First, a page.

Frontotemporal dementia (FTD) is a neurodegenerative disease that is characterized by progressive decline in social behavior, emotion, and language. In behavioral variant FTD (bvFTD), the most common FTD subtype, impairment in emotion and empathy are hallmark features that arise due to degeneration of emotion circuits. Although bvFTD begins in frontoinsula and anterior cingulate cortex, brain regions with known roles in visceromotor emotion generation and autonomic integration, the earliest signs of emotion system dysfunction are unknown. Approximately 40% of FTD cases are genetic and due to mutations in C9ORF72, GRN, and MAPT. Gene-positive mutation carriers offer a novel inroad into early emotion alterations in FTD because these individuals can be identified, studied, and followed during the asymptomatic, preclinical phase of disease and in the early symptomatic clinical phase. Changes in emotion physiology and behavior may occur early in the disease, reflect decline in emotion-relevant brain networks, and relate to affective symptoms. The proposed studies will help to characterize preclinical emotion deficits and their underlying circuitry and to determine whether these deficits are early indicators of decline in FTD. Anatomically-specific markers could be used to monitor symptom progression or to track disease-related dysfunction in clinical trials of asymptomatic or mildly symptomatic individuals. This proposal integrates laboratory measures of autonomic nervous system reactivity and facial expression with multi-modal neuroimaging techniques to identify how emotion systems change in the earliest stages of FTD. We will study 100 asymptomatic gene-positive subjects (50 C9ORF72+, 30 GRN+, and 20 MAPT+), 50 healthy controls (age-matched, gene-negative family members), 40 patients with bvFTD, and 40 older age-matched healthy controls at two annual research visits. Subjects will undergo laboratory testing of emotion in addition to a clinical work-up and structural and functional connectivity magnetic resonance imaging. The central hypothesis of this proposal is that objective measures of emotion physiology and behavior are direct readouts of vulnerable brain systems that can be measured noninvasively and track progression in the in preclinical and early symptomatic phase of FTD. We will address three key aims.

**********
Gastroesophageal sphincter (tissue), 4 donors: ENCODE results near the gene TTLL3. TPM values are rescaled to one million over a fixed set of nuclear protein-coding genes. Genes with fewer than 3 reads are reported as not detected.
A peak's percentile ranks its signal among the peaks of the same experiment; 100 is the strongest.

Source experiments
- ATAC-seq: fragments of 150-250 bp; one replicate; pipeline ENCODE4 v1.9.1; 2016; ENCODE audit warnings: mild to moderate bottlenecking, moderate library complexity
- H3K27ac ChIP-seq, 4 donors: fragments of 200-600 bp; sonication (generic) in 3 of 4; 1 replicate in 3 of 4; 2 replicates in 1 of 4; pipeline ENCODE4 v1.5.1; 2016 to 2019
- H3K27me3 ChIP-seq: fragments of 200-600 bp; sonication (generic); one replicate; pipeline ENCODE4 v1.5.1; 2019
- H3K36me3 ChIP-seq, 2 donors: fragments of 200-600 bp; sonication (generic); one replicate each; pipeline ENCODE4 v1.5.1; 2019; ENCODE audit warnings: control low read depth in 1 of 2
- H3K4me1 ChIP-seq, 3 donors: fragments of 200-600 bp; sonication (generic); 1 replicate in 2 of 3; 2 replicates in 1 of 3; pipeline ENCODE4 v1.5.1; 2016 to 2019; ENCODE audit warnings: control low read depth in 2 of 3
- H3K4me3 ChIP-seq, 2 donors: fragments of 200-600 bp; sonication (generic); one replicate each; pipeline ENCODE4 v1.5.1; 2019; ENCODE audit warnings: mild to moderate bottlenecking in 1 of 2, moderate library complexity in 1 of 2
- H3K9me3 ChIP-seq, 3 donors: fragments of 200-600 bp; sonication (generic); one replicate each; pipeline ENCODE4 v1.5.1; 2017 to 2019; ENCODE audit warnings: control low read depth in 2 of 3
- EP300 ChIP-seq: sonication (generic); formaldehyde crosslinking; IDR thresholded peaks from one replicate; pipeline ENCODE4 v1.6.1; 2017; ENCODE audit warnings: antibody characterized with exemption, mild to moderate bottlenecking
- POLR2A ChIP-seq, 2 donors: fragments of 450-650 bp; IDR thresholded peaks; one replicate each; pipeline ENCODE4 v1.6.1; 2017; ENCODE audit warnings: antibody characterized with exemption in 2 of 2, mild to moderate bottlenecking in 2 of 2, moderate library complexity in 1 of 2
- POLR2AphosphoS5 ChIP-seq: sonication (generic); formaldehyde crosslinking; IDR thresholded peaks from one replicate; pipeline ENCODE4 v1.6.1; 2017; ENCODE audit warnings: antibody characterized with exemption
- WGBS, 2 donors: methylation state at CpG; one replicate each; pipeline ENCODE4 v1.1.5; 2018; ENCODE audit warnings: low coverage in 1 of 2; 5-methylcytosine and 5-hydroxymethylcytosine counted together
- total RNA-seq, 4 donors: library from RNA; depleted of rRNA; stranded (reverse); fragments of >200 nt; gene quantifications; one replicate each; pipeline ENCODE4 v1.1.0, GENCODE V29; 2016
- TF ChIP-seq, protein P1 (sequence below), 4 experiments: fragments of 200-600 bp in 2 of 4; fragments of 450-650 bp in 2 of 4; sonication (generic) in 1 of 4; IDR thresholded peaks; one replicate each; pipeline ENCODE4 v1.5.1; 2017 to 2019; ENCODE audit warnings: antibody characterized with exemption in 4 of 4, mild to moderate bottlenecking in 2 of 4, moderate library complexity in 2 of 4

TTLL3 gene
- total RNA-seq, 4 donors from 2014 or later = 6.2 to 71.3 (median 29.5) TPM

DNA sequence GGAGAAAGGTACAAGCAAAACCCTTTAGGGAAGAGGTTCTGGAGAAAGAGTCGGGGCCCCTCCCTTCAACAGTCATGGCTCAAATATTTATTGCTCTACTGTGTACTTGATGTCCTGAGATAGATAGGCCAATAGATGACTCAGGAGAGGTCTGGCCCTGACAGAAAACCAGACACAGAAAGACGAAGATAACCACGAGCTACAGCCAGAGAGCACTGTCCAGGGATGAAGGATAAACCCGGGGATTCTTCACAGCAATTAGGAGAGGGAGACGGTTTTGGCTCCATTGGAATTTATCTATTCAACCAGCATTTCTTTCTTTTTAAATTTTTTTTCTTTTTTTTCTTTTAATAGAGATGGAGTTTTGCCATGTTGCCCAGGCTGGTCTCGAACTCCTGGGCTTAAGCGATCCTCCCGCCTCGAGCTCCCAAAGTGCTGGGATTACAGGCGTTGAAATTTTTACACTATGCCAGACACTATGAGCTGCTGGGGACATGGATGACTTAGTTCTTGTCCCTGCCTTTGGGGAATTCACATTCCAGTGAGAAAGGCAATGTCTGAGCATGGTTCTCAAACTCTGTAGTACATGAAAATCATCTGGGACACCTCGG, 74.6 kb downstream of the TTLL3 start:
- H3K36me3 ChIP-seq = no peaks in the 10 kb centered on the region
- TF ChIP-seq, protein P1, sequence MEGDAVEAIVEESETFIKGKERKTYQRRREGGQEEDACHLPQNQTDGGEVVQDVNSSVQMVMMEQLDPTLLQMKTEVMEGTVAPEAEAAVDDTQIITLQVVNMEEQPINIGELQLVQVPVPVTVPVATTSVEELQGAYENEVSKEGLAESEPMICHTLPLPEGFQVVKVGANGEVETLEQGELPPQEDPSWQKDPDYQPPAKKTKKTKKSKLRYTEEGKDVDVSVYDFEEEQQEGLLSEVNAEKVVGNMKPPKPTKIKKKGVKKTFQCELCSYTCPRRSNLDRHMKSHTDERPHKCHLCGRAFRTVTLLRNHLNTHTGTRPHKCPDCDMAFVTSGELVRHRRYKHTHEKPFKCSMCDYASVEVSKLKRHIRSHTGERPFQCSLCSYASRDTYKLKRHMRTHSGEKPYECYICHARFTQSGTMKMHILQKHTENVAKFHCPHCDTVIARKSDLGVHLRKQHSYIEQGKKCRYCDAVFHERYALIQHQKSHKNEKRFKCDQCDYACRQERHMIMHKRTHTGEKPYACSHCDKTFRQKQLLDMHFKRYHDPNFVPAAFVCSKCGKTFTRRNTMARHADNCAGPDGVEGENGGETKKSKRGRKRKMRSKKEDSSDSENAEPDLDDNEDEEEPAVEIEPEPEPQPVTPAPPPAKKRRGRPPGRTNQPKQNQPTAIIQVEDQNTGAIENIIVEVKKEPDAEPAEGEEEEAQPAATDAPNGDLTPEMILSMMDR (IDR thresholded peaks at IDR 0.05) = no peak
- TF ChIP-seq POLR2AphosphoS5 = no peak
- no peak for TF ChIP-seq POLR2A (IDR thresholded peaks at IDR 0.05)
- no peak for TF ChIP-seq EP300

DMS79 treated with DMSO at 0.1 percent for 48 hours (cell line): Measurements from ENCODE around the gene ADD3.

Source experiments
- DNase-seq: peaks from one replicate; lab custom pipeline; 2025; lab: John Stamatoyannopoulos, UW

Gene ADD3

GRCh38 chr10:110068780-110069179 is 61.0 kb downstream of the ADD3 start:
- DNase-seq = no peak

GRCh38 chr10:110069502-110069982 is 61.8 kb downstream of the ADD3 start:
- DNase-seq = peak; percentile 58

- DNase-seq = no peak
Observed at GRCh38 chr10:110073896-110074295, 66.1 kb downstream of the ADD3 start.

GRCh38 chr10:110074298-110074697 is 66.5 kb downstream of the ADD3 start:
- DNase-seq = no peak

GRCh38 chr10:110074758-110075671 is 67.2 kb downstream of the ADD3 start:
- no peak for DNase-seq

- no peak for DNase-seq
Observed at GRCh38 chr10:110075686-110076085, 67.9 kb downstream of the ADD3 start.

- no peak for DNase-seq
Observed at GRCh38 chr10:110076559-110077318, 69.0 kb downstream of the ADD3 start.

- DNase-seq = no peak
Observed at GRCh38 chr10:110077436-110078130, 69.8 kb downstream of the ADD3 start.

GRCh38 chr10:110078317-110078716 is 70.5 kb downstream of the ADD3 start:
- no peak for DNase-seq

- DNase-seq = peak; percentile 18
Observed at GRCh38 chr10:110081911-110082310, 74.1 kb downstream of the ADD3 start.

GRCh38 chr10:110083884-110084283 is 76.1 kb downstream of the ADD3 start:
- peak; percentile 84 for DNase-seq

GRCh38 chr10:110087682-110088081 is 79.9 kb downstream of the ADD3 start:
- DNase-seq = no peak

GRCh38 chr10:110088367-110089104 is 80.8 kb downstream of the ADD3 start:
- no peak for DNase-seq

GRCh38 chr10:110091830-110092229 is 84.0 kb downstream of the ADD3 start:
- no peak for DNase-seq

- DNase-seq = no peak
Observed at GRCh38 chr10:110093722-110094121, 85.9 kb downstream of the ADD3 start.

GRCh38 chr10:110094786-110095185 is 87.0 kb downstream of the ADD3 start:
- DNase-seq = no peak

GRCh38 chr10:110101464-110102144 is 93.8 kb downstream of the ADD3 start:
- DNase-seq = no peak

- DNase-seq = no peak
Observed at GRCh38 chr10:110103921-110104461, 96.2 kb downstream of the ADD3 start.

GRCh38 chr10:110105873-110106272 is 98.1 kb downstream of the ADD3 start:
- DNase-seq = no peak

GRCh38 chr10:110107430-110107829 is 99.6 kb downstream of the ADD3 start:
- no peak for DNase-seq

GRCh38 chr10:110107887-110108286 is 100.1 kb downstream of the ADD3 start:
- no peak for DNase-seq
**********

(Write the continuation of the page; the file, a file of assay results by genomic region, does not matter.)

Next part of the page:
In Aim 1, we will isolate the domains of emotional dysfunction in early FTD and determine how specific emotional deficits relate to behavioral and affective symptoms.
In Aim 2, we will delineate the neural circuitry underlying identified emotional deficits in bvFTD and preclinical FTD.
In Aim 3, we will identify laboratory measures that track emotion network decline over time in early FTD. This project has the potential to advance current models of the biological basis of emotion dysfunction in FTD and other clinical disorders that have similar emotional symptoms but lack obvious brain lesions.
Changes in emotion physiology and behavior may occur early in the course of frontotemporal dementia and be sensitive indicators of emotion system dysfunction in the preclinical and clinical phases of disease. A better understanding of the neuroanatomical system that underlies emotional decline will be critical for improving animal models and enhancing drug development efforts in humans by identifying the most relevant brain structures. This information may also improve disease models of other disorders in which emotional deficits are a central feature.
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